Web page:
Award winning filmmaker and director, Ifan Michael is the new cover star for The Merchants Times Magazine’s summer issue. In an exclusive interview with the magazine, he discusses style, recognition, the African film space at large amongst much more.
Read excerpts of the interview below:
How have you been able to merge fashion and film and is there room in Nollywood to get more experimental with wardrobe?
Fashion is something that I’ve always had a soft spot for. I enjoy looking through new lookbooks or watching fashion shows. Integrating that with film has always been something I’ve tried to do. I try to make sure every actor in a film I work on looks sharp. Of course that means a lot of discussions with wardrobe/hair and makeup [laughs] but it’s really something I always try to do. As for there being more space in Nollywood, I’m hopeful there’s room for that. Obviously within reason of course, but I’d love for my movie wardrobes to become so distinctive that it becomes part of the visual language of my films. So, I’m hopeful.
How has the Forbes Africa 30 Under 30 recognition you recently received shaped your career in the time since you were recognized?
It’s always extremely fulfilling to be recognized for the work that has been done. The Forbes recognition more so than any in my career has put me more on the map, showing I do good work, and that’s always welcome.
You seem to have an affection for period dramas. “Foreigner’s God”, your directorial debut, told a very fascinating pre-colonial story. Is there any reason for your focus on this time period?
When I got into this industry, I sought to be unique, to carve out a niche of sorts. I found some success with period films. Being able to go to a fairly untouched time period and tell new stories was a boon to my fledgling career. I was able to create a new world of sorts. Foreigner’s God being my first feature was a great experience. Between producing, directing and costume designing, it was a whole lot. I’m very thankful for that privilege.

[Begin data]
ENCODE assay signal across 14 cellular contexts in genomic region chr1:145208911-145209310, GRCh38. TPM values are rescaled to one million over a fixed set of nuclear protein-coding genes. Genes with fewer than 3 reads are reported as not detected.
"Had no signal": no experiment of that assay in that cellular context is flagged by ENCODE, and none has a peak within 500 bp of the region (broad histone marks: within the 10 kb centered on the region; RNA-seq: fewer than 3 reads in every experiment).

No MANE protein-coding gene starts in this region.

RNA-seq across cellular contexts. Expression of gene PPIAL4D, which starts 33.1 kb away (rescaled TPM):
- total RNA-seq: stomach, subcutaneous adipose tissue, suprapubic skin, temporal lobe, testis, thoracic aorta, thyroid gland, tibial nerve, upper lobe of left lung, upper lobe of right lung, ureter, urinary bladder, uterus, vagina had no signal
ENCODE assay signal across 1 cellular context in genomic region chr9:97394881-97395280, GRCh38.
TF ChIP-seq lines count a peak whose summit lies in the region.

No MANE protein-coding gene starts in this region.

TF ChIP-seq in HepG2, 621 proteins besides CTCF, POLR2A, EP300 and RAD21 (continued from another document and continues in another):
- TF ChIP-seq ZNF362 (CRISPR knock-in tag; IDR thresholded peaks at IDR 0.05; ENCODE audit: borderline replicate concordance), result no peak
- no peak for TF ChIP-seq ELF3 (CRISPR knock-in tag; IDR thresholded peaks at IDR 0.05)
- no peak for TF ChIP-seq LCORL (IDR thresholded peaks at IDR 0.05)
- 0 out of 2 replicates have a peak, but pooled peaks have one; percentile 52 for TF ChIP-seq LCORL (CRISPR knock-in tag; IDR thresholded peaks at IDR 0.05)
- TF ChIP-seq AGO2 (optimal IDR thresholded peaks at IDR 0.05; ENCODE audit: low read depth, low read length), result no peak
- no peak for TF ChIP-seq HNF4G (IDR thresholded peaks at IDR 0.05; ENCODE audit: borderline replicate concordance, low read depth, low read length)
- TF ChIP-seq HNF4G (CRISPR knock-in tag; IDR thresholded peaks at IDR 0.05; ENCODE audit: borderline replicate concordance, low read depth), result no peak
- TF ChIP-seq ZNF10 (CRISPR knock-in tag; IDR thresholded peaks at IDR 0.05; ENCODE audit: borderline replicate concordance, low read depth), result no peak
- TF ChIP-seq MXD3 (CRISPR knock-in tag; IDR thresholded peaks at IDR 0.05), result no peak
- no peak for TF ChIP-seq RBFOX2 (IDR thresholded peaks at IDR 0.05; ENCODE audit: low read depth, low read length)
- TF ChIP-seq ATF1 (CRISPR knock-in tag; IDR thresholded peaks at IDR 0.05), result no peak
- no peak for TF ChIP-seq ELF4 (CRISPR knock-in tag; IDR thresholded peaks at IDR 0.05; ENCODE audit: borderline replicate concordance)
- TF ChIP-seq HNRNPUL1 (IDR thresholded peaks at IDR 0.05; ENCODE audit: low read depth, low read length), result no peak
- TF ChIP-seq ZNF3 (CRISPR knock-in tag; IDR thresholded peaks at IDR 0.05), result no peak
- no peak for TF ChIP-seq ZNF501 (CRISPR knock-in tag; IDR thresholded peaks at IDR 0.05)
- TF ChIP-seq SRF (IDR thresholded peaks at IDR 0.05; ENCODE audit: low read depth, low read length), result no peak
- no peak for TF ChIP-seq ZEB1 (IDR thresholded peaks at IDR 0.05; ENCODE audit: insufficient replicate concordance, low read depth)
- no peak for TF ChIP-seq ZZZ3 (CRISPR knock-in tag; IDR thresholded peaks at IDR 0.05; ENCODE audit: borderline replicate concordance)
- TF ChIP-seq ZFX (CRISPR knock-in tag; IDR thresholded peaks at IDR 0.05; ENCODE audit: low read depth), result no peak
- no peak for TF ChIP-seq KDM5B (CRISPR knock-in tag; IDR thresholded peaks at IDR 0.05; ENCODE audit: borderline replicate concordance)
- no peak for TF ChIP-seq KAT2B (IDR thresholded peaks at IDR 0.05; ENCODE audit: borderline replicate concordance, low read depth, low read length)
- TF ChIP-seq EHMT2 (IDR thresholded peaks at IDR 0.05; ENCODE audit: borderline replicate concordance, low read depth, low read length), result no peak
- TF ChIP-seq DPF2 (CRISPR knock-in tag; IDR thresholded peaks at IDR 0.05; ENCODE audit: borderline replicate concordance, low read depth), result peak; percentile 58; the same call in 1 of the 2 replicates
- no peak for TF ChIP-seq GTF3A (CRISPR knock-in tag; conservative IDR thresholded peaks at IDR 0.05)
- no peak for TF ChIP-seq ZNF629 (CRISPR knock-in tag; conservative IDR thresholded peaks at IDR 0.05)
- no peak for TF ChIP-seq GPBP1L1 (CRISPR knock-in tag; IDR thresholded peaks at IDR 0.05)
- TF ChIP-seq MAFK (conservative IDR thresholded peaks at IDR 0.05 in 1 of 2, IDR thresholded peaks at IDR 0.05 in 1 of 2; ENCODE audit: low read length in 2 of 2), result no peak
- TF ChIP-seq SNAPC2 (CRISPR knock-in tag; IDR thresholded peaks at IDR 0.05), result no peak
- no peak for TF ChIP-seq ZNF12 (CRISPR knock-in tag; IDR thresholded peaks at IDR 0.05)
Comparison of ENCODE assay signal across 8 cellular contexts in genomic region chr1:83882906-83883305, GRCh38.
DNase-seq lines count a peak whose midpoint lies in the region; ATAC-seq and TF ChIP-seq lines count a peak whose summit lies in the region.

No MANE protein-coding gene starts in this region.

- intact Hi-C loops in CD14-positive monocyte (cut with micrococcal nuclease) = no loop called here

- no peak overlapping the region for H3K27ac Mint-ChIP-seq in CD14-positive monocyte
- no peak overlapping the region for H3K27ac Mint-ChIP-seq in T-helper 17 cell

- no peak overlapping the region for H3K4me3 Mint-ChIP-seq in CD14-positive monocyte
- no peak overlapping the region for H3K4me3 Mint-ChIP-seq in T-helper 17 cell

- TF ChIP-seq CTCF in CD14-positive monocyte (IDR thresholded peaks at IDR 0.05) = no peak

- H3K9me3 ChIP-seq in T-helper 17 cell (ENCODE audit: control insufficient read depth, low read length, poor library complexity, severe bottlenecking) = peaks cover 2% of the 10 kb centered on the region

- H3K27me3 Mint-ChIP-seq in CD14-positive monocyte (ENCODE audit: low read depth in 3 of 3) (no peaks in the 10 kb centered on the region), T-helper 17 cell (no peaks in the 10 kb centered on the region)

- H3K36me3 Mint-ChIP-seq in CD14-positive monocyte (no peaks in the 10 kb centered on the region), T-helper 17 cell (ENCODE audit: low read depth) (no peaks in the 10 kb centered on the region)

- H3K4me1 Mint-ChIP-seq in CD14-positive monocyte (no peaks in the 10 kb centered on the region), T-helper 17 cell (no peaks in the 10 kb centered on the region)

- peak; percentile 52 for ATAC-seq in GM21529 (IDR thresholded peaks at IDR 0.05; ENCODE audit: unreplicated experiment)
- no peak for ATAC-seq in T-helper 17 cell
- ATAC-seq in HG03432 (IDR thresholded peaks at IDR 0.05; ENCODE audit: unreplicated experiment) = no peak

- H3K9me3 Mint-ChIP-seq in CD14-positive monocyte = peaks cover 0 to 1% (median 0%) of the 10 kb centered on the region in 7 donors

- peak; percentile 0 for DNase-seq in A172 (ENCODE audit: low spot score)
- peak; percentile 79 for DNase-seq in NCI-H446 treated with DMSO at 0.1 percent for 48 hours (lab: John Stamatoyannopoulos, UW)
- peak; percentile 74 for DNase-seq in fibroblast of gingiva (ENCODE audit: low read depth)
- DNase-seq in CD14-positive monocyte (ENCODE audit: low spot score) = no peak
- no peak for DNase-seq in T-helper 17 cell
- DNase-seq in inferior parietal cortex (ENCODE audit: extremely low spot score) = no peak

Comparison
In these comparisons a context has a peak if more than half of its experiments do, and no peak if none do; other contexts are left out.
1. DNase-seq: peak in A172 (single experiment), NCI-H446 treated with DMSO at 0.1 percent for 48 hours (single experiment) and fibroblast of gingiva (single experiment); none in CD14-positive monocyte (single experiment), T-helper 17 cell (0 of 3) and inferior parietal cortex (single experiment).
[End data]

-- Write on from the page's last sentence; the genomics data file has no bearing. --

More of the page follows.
What’s the future for African cinema and how are your stories helping to shape that?
African cinema is going only one place: Up. There has been a massive influx of talent recently from the more empowered women who are telling powerful stories. We also have the weighty tales being told from Lusophone Africa. Chilling retellings of the wounds colonial rule opened up and the scabs that remain. My stories are slotting into this big tapestry, hopefully leaving impact.
If you got the opportunity to remix a classic film in your very own style , which one would you go for?
Oh this is interesting. I would love to try my hand at a period romance film. A Nigerian remix of Pride and Prejudice could be interesting. There are an endless number of ways I could play with that format. I just might do it, you know [laughs].
Read the full interview on The Merchants Times Magazine.